I haven’t written a true Ramble in a long time and I’m somewhat hesitant to post this one. Hearing about the latest book from Juan Williams, I felt compelled to add my voice to the discussion that is undoubtedly taking place.
Reading the latest in the District 54 debacle (courtesy of Birmingham Blues) and following several news stories throughout the city and region right now, I wonder if we will ever truly live in an area where race, religious belief or sexual orientation is not the only or major label that defines you. Race was not the first thing that came to mind when I first visited Birmingham, though it guided my exploration of the city, including trips to the Civil Rights Institute and Sixteenth Street Baptist Church. Race did not enter my mind when I applied for my current job and decided to make the Magic City my home though I was told by many that it should have been. It has become increasingly obvious that race is viewed as the deciding factor in most things here in the nearly two years since my arrival in the Magic City.
I’ve been involved in several conversations where the issue will eventually lead to race. If we truly believe that we can be a New South city, our mindset has to change to one that has been getting adopted by those that we compare ourselves to. We need to stop acting like there is an invisible wall up that separates Over the Mountain from the rest of the city and even some Black and Latino neighborhoods from white neighborhoods (and each other). The glass wall has got to go as well that appears to set up along I-65 and I-20/59. People need to feel as comfortable in West End and Ensley as they are in Southside or Crestline Village. Efforts have been made to force diversity whenever possible, and that is great. I hope we don’t try to push diversity so much that it results in the opposite occurring; people becoming more and more fragmented.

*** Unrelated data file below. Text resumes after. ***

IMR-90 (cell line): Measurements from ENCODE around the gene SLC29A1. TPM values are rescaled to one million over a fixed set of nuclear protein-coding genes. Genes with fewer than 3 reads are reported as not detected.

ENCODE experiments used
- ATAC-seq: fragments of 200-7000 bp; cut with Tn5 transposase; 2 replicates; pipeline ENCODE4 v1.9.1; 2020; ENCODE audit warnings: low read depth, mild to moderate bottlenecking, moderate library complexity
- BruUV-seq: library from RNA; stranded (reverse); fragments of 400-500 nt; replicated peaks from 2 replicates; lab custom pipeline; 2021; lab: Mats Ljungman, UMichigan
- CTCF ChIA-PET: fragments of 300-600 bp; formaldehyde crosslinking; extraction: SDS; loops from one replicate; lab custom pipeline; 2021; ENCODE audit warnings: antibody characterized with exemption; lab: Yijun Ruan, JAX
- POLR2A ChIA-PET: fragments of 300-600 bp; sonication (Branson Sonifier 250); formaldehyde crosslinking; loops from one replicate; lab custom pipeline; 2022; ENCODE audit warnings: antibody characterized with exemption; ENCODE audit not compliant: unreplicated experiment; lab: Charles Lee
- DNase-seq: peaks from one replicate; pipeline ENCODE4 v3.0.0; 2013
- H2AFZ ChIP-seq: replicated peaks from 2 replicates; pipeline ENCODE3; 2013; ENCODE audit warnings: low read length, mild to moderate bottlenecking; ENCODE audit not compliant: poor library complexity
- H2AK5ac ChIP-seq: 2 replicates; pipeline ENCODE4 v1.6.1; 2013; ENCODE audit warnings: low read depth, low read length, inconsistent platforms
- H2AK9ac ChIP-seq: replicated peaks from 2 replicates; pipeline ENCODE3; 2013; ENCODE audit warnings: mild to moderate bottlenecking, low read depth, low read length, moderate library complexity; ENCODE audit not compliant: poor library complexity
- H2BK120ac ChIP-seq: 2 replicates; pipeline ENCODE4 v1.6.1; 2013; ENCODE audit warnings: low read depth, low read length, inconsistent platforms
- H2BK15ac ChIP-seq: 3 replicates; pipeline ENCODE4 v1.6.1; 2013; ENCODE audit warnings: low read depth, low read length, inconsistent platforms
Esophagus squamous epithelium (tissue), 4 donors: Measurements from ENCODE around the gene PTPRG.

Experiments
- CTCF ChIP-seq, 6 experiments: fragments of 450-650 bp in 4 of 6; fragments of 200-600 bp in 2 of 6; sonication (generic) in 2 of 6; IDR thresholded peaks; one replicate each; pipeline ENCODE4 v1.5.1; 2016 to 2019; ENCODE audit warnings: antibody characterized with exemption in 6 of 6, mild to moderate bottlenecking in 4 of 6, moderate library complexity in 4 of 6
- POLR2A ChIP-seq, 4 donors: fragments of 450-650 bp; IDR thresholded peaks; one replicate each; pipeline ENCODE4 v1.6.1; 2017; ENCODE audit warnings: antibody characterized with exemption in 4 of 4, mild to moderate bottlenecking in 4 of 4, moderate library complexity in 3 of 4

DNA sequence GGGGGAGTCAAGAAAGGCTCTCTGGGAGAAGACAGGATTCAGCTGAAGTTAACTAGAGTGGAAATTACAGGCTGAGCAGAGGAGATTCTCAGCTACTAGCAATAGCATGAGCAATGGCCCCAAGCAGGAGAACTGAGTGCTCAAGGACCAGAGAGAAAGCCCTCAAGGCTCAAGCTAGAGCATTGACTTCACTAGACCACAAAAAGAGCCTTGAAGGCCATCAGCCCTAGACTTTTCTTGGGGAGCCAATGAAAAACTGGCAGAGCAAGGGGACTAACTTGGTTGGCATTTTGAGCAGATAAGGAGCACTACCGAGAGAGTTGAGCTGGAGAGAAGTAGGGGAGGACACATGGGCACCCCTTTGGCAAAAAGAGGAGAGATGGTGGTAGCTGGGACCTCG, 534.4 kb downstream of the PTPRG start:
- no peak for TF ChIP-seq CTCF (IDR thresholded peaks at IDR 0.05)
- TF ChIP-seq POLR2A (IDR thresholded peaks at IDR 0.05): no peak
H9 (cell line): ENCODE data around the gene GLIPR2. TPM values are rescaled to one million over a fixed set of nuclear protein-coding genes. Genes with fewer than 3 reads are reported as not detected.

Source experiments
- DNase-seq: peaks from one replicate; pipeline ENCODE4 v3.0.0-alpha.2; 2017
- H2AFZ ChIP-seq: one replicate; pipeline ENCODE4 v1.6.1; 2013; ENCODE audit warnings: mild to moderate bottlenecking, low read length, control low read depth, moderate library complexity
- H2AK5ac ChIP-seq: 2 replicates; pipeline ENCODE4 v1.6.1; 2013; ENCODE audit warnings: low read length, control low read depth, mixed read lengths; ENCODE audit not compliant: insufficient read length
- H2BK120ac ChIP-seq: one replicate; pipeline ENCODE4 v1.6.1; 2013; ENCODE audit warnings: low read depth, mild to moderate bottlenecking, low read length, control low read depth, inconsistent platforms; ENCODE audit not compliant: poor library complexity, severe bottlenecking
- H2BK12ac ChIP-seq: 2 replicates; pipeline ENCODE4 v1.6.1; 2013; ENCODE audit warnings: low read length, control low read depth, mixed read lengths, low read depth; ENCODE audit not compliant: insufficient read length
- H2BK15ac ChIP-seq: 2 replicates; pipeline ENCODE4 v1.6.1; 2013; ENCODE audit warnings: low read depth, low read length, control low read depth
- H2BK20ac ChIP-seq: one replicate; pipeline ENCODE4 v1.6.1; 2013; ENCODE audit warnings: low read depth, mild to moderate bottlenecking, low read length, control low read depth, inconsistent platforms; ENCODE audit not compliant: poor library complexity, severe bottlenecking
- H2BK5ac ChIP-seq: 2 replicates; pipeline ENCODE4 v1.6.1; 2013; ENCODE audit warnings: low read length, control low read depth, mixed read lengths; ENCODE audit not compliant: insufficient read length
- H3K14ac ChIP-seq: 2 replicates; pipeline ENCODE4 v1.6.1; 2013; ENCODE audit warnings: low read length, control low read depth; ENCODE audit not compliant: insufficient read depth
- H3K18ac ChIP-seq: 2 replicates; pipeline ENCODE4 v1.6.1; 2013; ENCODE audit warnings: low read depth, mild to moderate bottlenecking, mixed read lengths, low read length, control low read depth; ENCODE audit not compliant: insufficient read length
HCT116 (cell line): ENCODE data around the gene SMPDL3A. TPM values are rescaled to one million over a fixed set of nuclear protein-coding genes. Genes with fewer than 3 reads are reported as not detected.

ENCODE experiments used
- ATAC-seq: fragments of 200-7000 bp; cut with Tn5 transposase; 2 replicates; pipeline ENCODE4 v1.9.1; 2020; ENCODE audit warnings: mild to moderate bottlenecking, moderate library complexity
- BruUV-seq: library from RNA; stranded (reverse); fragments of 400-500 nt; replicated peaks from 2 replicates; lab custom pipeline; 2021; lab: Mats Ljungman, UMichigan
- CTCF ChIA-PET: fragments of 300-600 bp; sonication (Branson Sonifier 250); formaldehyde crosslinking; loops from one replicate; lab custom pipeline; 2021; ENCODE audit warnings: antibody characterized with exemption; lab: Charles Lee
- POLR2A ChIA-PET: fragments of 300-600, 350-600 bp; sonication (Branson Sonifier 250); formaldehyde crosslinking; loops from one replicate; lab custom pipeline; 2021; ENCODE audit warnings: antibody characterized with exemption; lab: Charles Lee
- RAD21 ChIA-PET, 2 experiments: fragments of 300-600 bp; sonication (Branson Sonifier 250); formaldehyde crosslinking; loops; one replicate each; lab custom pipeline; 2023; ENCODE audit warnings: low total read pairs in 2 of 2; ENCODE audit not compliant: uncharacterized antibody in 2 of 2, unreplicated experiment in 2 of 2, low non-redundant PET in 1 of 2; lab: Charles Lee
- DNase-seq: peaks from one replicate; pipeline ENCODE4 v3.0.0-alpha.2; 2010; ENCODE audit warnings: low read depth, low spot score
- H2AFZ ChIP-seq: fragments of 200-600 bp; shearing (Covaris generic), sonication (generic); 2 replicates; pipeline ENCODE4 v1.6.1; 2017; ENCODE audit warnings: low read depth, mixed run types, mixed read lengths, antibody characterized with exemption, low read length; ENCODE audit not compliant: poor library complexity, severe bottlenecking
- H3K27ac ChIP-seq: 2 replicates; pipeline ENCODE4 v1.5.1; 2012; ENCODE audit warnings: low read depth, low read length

There are many times where it is Blacks now looking down at other minorities even though there are still major issues in race relations between Blacks and whites. Black residents in this town are also quick to immediately try to shoot down any person that does not act like the majority. That being said, I’m not blind and stupid, not realizing that hatred still exists in ways that are unimaginable. I am still aware of things done that are definitely related to and based on race. These efforts need to be identified and actions taken to stop them as soon as possible.
I’ve written that communication is the key and that young people with their idealistic view of the world provide an excellent opportunity to lead our city through the 21st century. I believe that unless we change the fact that race does more to divide the city of Birmingham than anything else that, we will never move forward as a city or a metropolitan area. Recent events have made me wonder if we’re ready to move past that. It is still an “us versus them” mentality here. It does exist elsewhere, but it feels as though it’s become an art form in Birmingham, a city that is held up as having changed the world in this regard. Those that “act white” are ostracized though I’m not exactly sure that “acting black” doesn’t cause a similar unfair reaction. Those waiting for a leader to take up the banner and wave it, look in the mirror and realize that you must be willing to do so yourself.
I love most everything about this city, and I get up every morning with a goal of working to make it everything that it can be. Otherwise, I’d “take my ball and go home.” I want to know what it is going to take to get what I believe is the last barrier keeping us from truly moving forward.
Let me know what you think and maybe I’ll see you out tonight,